Hyperspeed travel looks wrong: Leicester students
Movie-makers ignore the Doppler shift
Sorry, special effects people, you got it wrong: if the Millennium Falcon can actually do the Kessel run in less than 12 parsecs*, Han Solo and his passengers won’t see the stars stretching by.
In fact, they won’t see the stars at all. In addition to slaughtering the inhabitants of the solar system at their destination, the starship travellers will be X-rayed to death without seeing the famous "star stretch" effect.
As pointed out by a group of students at the University of Leicester here, even before a hypothetical starship reaches light-speed, all you’ll see is a big white blob.
The paper Relativistic Optics, written by students for the university’s Journal of Physical Special Topics, points out what should have been obvious to everyone, all along: at realativistic speeds (the students use 0.9999995c as their benchmark), light from stars is no longer visible at all.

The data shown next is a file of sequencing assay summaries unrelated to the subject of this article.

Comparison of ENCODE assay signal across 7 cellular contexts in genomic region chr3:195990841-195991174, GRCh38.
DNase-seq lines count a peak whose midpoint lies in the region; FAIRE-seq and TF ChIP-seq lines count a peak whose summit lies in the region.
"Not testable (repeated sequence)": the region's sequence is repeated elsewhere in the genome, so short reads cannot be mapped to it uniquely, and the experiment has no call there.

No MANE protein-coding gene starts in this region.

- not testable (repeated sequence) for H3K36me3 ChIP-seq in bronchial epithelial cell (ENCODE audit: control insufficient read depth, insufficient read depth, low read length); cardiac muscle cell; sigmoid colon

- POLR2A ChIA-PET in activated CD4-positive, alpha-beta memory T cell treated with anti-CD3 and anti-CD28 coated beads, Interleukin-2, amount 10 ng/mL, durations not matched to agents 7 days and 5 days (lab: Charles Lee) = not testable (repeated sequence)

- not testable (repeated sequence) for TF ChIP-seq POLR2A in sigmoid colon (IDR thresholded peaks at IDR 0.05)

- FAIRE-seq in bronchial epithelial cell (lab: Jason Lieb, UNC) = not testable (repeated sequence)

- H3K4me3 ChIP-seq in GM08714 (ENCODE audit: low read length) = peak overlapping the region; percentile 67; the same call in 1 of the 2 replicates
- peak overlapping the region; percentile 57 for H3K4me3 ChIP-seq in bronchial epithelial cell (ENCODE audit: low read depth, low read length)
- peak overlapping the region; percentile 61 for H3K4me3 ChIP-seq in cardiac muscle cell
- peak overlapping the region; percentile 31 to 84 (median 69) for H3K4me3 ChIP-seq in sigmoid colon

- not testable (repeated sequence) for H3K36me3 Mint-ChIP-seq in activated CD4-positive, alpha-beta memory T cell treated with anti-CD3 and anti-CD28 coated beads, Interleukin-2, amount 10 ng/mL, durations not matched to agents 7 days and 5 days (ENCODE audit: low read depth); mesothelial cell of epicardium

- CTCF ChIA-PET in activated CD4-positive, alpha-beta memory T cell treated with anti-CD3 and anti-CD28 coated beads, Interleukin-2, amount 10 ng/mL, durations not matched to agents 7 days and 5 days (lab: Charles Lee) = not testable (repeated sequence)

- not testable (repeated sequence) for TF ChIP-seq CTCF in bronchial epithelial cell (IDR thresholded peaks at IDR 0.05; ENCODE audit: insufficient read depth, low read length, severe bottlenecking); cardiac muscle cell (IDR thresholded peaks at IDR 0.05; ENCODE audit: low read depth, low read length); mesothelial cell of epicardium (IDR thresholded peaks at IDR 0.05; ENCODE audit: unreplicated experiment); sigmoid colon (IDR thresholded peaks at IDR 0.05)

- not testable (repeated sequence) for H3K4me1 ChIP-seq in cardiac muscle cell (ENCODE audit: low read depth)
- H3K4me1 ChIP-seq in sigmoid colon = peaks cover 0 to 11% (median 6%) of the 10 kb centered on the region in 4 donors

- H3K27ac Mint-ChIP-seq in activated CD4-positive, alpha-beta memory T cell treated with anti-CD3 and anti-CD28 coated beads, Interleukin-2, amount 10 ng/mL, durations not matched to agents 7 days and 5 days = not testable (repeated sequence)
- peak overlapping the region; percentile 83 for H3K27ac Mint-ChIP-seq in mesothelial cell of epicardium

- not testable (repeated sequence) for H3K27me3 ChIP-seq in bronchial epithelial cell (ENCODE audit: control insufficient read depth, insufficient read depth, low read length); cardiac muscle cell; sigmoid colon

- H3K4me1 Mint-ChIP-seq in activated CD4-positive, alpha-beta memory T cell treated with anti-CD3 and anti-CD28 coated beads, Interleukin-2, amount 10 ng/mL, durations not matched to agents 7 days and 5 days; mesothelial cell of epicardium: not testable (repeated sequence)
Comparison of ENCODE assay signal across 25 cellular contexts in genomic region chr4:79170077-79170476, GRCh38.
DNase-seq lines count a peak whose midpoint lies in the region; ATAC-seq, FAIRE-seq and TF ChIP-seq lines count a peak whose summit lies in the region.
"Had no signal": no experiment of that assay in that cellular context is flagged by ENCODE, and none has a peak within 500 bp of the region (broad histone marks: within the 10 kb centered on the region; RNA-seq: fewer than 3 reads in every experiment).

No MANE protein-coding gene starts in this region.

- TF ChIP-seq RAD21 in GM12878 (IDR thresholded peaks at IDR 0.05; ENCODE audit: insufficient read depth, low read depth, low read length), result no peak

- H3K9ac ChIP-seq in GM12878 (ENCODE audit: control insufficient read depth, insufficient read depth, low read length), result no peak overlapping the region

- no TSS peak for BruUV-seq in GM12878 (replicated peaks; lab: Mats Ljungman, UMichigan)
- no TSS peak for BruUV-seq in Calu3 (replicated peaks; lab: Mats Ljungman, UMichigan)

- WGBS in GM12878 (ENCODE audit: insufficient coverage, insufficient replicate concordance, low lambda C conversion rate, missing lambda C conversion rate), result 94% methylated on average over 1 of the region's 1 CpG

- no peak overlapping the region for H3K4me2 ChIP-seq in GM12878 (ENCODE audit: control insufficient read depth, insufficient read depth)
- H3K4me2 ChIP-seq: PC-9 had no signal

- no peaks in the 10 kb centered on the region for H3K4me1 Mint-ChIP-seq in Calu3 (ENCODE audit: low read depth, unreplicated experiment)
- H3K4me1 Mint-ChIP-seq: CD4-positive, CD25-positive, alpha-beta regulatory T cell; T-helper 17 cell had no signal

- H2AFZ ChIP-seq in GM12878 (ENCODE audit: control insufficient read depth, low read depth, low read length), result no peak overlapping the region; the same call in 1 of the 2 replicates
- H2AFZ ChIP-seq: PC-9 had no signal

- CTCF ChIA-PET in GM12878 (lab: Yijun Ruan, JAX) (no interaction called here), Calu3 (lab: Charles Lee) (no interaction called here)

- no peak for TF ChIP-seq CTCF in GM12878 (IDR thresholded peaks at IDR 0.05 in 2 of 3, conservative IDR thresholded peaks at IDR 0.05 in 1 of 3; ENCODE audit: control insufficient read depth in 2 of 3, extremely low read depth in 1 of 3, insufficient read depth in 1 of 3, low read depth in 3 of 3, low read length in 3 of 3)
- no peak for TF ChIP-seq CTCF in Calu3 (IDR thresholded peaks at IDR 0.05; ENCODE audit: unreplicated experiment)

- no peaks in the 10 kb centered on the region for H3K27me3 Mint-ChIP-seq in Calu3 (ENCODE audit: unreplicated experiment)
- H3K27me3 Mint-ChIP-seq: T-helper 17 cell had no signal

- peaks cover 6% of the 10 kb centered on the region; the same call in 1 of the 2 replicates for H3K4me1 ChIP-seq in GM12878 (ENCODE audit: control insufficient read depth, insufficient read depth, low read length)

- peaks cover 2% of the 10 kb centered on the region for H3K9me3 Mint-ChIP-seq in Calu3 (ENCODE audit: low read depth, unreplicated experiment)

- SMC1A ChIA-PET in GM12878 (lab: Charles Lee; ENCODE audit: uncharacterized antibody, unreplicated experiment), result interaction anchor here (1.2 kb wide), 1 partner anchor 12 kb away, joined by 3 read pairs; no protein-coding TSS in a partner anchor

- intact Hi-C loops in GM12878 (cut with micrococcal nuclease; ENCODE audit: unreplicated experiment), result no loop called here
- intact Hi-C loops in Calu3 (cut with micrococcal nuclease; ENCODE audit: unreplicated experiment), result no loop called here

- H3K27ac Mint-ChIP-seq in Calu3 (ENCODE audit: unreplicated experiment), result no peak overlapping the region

Instead, Solo, Chewbacca, the princess, Luke and Obi-Wan Kenobi will be bathed in the X-rays the starlight will be blue-shifted to, and if they’re not killed by that, all they’ll see is the cosmic background radiation, similarly blue-shifted, into visible light.
“It is concluded that the radiation in the field of view of an interstellar traveller will appear as a single cone of light, with the highest intensity observed at the centre of this cone, decreasing radially outwards,” the four students (Riley Connors, Katie Dexter, Joshua Argyle, and Cameron Scoular) write.
They also note that the back-pressure from the incoming radiation will become a big problem for the Millennium Falcon: the intense X-Rays would slow the ship down.
The point of the journal, the university says, is to teach students how to deal with refereed journals. ®
*Yes, The Register knows that parsec is the wrong unit. Tell George.
Sponsored: Hyper-scale data management